Metal etching, also referred to as metal engraving, is the process of creating grooves, fine lines or impressed designs on metal parts or sheets. There are a number of different methods with which to achieve the desired pattern or finish on a metal part; the most common of these methods are mechanical or chemical machining or acid etching.
Traditionally, etching was performed by hand; hand engraving was implemented by using a fine tipped tool such as a burin to etch metal according to a desired pattern. This results in a unique and almost unrepeatable image being created although it is a time-consuming process. Today however, more commonly used techniques include chemical etching, photo etching or photofabrication and other processes such as stamping, laser engraving and water-jet cutting which are faster and more accurate than hand engraving. Laser etching is able to create very fine, clean lines in surfaces with little need for secondary finishing. Electro discharge machining, or EDM, is another method of metal etching which is able to achieve close tolerances. During the process, the metal part is exposed to streams of corrosive electromagnetic discharge. Any resulting imperfections, burrs or marks may be smoothed and polished away after the metal has been etched. It is a very versatile procedure and almost all metals can be processed using chemical milling, photo engraving or mechanical etching including: aluminum, brass, copper, nickel and stainless steel.
A popular method for metal etching is the use of chemicals, acids and bases as a reagent on surface of the metal part or plate. Using the process of masking and corrosive chemical exposure to create grooves, images, lines and holed surfaces, acid etching is able to achieve precise lines and specific depths. First, the metal sheet to be etched must be stripped of all oils and chemicals. Cleansers such as alkaline cleaners are used to strip organic materials, followed by an acid cleaner to remove chemical residue; neither of these cleansers can be too strong, or the polished surface of the metal will be scratched. Next, a masking is applied to the entire surface. Masking types are often tapes or paints, elastomers (rubber) or plastics. A pattern is cut into the masking in the same shape the metal is to be cut, then the cut masking is removed from the areas to be etched, and the chemical, or "reagent", is applied. After the acid has achieved its desired etch, both the reagent and the remaining photoresist are stripped from the metal part to reveal the final design. The length of time a chemical is allowed to react with a metal part depends on the desired depth of the grooves, and the strength of the acid. An understanding of chemicals and their corresponding characteristics is necessary to successfully implement chemical etching.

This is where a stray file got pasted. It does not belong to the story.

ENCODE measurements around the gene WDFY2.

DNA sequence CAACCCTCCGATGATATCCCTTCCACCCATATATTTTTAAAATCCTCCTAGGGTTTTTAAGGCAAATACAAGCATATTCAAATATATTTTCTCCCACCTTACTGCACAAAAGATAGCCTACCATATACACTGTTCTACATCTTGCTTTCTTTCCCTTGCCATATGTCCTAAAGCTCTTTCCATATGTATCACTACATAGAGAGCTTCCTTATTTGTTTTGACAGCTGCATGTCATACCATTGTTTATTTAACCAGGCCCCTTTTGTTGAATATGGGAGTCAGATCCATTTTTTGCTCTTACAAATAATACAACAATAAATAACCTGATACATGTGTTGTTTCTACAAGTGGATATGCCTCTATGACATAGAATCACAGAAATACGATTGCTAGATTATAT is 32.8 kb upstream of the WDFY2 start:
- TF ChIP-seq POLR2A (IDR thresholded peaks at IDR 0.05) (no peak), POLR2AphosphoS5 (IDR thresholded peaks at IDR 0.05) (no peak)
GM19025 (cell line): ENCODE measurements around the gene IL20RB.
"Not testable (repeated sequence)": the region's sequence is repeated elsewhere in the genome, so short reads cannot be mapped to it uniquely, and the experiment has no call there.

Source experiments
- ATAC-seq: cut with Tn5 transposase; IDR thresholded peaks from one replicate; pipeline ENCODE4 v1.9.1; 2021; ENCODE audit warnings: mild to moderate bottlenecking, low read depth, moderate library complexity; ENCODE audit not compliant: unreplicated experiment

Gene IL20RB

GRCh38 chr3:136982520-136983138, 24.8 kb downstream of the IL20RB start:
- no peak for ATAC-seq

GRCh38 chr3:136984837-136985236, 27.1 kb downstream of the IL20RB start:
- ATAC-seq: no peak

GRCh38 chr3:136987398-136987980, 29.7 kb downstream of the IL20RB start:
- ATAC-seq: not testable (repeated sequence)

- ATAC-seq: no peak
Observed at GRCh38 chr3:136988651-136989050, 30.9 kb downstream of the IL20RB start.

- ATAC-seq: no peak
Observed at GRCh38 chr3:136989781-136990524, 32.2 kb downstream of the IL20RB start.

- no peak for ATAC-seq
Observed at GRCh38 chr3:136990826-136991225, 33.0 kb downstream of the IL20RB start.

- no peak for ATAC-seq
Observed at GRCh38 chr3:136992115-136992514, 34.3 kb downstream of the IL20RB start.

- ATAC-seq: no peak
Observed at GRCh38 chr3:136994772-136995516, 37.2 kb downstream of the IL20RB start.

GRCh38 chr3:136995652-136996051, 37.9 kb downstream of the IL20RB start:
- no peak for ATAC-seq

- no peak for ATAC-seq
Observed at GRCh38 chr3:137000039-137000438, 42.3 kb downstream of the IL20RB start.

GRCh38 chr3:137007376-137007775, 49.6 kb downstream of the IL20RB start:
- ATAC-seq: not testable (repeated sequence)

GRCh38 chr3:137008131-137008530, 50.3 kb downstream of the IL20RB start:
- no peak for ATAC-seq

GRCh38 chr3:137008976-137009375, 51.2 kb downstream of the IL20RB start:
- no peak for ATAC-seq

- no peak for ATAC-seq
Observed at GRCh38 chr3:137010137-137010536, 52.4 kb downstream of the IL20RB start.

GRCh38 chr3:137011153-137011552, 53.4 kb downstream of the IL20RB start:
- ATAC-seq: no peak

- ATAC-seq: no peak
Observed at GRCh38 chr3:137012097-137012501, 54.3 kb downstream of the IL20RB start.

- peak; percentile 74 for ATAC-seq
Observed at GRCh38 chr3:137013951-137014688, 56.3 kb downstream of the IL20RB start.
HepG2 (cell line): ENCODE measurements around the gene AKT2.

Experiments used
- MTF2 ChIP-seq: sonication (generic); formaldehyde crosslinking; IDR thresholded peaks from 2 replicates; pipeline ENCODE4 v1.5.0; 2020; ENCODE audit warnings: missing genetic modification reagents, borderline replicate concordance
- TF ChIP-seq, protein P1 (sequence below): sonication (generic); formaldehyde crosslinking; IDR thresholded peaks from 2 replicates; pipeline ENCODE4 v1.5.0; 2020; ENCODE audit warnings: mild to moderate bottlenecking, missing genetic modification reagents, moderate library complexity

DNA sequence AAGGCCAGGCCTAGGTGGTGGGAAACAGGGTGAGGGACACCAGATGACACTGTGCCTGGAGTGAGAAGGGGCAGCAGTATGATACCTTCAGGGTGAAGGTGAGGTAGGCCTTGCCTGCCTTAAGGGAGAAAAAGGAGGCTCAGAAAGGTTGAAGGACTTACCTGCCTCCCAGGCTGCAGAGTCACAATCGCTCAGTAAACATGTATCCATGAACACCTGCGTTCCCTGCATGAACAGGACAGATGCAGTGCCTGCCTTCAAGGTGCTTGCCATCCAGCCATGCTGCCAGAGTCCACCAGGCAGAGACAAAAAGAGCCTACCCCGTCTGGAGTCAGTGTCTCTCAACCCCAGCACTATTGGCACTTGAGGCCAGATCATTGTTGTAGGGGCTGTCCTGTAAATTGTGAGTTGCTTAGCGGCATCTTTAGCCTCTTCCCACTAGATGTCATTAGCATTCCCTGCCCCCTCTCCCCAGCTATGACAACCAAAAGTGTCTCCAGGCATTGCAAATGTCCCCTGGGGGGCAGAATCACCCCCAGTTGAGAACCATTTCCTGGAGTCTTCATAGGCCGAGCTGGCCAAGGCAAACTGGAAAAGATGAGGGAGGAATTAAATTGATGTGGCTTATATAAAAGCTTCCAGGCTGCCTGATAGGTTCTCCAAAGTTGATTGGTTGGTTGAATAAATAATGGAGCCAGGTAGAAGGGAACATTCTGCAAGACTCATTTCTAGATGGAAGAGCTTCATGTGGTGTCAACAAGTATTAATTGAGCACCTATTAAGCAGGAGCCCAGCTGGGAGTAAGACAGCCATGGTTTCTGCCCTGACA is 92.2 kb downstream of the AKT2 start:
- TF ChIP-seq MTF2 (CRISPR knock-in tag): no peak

Mechanical milling, a common method used for metal etching, uses a lathe or CNC machine with fine tips which are able to process a range of materials and dimensions, including straight or curved surfaces. The computer of these machines controls the laser's or cutter's direction, pressure and speed resulting in a precise image or design with clean, fine lines. This method achieves precise and consistent results, but the initial tooling costs are high, and maintenance of the machines requires qualified personnel. Milling and grinding machines are also used to achieve certain etching finishes on metals, especially on larger sheeting used for architectural decorative or furniture purposes. A wide range of manufacturing options are available with these methods which are precise, accurate and repeatable. For some smaller processes and more intricate, decorative purposes, hand engraving is still used however it is restricted to a few narrow fields, but is still seen in jewelry, firearms, small decorative pieces and some musical instruments. Engraving or etching by machine and mechanical tools is more common. Widely available engraving machines are fairly simple to use and are able to engrave a number of surfaces such as metal, glass or plastic. Diamonds are typically used as the stylus, especially for machines required to engrave on harder materials and metals. Engraving equipment consists of three parts: a stylus or marking tool, a controller, and a surface
A variety of industries use methods of metal etching or acid etching for different purposes. Decorative uses include jewelry, firearm and musical instrument decoration, plaques, trophies and awards, as well as larger decorative purposes for architecture and furniture especially using stainless steel etching. For decorative etching, the surfaces are sometimes smoked so that the lines will be more visible. Industrial uses include stencils, printing plates, foil-stamping dies and more. Other industries requiring precision parts, such as the medical field, also use metal etching and chemical machining in order to achieve the desired fine finish on parts and components such as stents, cathodes and implants. Metal etching can also be used to help a metal part meet restrictive weight demands by removing a surface layer of a part through chemical or mechanical means. Metal etching services also create longer lasting stencils for the woodworking and art fields, printed circuit boards for the aerospace and electronics industries, and engraved or reduced missile skin panels and jet frames for defense.
Metal Etching Companies - Great Lakes Engineering, Inc.
Metal Etching Companies - VACCO Industries, Inc.
Metal Etching Companies - VACCO Industries, Inc.